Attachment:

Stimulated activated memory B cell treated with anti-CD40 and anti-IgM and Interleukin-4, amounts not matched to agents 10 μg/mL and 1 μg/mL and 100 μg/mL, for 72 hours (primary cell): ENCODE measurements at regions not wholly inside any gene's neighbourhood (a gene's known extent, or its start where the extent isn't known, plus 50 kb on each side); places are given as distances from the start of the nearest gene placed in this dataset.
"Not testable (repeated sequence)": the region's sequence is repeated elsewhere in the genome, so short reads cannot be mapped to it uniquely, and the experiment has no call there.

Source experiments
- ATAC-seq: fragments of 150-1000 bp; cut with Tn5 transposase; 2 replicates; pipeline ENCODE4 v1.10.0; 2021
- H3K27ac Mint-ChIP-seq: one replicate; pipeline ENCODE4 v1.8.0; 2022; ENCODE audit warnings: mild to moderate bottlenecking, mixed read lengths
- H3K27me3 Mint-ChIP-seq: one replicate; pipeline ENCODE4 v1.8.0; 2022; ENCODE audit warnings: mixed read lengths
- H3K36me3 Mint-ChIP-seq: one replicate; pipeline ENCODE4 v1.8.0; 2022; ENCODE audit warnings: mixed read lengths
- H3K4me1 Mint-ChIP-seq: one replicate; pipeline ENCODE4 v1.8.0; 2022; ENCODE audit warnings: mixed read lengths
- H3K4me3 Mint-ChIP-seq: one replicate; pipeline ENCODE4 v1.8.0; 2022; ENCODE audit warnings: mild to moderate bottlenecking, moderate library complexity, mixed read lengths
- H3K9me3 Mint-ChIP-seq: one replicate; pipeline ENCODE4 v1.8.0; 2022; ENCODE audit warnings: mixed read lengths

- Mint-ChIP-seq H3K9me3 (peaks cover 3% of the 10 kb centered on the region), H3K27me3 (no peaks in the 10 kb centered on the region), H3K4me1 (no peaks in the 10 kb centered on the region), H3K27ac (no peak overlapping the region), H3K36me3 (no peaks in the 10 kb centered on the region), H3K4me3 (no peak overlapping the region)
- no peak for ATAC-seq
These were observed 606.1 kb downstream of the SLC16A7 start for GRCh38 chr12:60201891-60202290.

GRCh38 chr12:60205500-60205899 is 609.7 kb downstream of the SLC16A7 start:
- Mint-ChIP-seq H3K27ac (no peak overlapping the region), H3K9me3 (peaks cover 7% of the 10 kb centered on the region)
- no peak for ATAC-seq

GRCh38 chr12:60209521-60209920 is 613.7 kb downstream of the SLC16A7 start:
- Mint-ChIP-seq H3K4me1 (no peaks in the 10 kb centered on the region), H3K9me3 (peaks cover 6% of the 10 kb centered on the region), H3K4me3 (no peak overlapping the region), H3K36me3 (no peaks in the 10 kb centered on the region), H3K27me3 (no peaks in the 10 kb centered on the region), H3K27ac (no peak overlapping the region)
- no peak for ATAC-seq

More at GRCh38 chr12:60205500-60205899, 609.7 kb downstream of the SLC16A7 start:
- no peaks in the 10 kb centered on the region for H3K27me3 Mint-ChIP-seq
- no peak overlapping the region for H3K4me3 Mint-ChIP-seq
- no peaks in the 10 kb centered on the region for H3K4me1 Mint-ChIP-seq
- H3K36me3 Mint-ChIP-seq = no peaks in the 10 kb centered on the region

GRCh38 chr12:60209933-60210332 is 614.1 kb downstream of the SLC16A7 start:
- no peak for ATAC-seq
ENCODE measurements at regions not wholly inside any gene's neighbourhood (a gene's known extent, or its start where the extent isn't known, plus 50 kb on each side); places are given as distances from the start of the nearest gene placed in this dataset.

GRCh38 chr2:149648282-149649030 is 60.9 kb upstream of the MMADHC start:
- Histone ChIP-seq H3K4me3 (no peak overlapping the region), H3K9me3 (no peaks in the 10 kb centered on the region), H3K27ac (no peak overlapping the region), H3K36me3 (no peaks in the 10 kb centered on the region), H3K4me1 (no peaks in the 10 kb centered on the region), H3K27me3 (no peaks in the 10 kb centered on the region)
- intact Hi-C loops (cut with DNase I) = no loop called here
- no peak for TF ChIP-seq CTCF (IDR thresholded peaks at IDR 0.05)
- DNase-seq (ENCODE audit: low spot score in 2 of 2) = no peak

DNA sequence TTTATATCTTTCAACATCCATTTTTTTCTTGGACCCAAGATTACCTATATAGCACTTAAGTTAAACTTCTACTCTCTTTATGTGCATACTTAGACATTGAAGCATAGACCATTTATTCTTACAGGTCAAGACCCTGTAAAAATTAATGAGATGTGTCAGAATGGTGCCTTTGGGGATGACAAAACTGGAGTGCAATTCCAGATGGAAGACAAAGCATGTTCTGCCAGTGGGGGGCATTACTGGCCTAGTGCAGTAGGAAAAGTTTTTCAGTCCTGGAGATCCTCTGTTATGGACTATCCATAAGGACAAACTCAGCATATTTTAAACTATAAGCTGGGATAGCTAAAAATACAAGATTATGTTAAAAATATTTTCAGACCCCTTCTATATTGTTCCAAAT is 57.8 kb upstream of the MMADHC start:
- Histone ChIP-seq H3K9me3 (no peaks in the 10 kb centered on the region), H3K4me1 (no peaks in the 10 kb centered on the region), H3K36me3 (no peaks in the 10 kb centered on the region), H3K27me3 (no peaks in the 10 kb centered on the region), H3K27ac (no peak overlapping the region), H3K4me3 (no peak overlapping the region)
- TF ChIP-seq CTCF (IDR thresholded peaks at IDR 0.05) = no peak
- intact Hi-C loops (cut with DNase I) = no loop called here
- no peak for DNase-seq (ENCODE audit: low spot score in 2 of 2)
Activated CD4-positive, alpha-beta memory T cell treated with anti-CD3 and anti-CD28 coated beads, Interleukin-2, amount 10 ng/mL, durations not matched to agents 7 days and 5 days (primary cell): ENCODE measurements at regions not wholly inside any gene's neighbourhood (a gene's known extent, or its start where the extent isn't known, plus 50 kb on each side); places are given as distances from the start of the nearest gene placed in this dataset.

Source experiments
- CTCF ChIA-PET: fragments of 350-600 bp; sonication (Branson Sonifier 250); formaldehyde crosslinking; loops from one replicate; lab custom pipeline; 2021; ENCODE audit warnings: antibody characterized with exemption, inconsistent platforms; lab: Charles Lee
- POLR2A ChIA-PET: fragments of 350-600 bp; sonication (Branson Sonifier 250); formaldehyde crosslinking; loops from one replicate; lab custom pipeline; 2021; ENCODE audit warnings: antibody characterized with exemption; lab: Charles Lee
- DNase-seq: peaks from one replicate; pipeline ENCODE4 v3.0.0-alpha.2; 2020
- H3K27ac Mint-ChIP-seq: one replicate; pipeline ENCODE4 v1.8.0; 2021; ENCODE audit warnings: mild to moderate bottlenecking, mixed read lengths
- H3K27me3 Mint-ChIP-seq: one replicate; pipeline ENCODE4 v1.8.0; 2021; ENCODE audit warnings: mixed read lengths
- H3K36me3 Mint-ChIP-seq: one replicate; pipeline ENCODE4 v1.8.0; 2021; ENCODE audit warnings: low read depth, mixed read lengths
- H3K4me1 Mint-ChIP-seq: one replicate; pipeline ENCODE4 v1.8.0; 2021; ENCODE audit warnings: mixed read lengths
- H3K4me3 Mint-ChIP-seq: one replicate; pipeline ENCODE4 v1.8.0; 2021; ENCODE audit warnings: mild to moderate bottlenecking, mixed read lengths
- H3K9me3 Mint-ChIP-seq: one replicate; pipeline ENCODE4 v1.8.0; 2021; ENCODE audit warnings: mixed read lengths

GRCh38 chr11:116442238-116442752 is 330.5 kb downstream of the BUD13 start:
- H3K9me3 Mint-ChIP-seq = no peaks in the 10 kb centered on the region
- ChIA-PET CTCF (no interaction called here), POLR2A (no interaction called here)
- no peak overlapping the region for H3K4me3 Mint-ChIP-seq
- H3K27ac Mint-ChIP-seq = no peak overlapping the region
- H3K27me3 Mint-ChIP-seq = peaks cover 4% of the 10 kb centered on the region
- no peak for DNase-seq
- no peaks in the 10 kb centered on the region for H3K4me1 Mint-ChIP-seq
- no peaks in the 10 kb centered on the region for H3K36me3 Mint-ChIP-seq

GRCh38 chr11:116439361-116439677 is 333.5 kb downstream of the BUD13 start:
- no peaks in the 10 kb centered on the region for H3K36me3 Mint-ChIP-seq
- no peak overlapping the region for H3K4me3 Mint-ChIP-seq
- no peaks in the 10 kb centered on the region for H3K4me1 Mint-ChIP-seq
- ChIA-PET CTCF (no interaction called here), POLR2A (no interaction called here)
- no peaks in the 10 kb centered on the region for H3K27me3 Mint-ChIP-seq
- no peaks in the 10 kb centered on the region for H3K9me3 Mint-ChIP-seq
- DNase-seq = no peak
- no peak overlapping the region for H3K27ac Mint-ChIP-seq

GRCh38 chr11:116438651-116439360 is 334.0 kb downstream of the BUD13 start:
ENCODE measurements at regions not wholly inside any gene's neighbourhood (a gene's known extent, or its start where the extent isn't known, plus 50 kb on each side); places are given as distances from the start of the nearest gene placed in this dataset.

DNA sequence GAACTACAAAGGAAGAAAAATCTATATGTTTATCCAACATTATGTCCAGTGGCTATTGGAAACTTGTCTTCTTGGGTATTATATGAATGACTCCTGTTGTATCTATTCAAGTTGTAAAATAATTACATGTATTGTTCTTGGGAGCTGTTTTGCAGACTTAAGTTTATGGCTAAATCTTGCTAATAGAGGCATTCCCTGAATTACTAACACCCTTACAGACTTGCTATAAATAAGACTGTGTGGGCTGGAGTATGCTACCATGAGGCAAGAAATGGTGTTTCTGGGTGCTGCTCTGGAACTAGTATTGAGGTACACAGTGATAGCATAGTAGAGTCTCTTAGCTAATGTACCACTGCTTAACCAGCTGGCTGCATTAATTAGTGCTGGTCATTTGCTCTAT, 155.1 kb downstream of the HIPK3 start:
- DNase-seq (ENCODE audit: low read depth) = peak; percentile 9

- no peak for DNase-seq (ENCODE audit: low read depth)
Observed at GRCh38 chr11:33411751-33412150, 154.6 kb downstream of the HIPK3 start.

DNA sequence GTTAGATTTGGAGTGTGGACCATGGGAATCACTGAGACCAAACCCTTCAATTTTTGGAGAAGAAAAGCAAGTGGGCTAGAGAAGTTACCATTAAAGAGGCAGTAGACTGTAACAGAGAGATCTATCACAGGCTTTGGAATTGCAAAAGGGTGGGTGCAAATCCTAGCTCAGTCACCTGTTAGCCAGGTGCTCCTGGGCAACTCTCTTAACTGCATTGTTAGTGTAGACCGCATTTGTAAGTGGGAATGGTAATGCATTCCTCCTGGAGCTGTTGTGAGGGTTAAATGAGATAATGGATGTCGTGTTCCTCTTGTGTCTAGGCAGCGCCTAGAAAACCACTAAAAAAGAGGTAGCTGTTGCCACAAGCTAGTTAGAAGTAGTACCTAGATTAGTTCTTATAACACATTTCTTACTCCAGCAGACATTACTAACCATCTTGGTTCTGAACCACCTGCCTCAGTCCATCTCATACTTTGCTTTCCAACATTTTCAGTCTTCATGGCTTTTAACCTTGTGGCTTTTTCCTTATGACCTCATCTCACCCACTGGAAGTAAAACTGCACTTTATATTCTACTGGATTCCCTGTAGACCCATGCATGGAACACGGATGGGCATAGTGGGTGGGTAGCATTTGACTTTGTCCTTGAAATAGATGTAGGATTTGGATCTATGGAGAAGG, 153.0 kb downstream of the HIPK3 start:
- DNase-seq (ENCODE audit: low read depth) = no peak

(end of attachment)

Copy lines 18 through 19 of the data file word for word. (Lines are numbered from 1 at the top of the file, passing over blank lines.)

- Mint-ChIP-seq H3K4me1 (no peaks in the 10 kb centered on the region), H3K9me3 (peaks cover 6% of the 10 kb centered on the region), H3K4me3 (no peak overlapping the region), H3K36me3 (no peaks in the 10 kb centered on the region), H3K27me3 (no peaks in the 10 kb centered on the region), H3K27ac (no peak overlapping the region)
- no peak for ATAC-seq